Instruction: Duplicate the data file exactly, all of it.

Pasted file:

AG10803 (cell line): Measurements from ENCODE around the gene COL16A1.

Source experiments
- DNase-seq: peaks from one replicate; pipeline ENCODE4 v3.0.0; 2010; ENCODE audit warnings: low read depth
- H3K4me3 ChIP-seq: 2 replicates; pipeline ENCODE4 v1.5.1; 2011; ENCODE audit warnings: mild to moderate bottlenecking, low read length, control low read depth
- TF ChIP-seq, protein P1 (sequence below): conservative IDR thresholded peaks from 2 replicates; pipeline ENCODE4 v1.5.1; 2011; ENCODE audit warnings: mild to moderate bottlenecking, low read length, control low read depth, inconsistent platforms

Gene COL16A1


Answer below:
AG10803 (cell line): Measurements from ENCODE around the gene COL16A1.

Source experiments
- DNase-seq: peaks from one replicate; pipeline ENCODE4 v3.0.0; 2010; ENCODE audit warnings: low read depth
- H3K4me3 ChIP-seq: 2 replicates; pipeline ENCODE4 v1.5.1; 2011; ENCODE audit warnings: mild to moderate bottlenecking, low read length, control low read depth
- TF ChIP-seq, protein P1 (sequence below): conservative IDR thresholded peaks from 2 replicates; pipeline ENCODE4 v1.5.1; 2011; ENCODE audit warnings: mild to moderate bottlenecking, low read length, control low read depth, inconsistent platforms

Gene COL16A1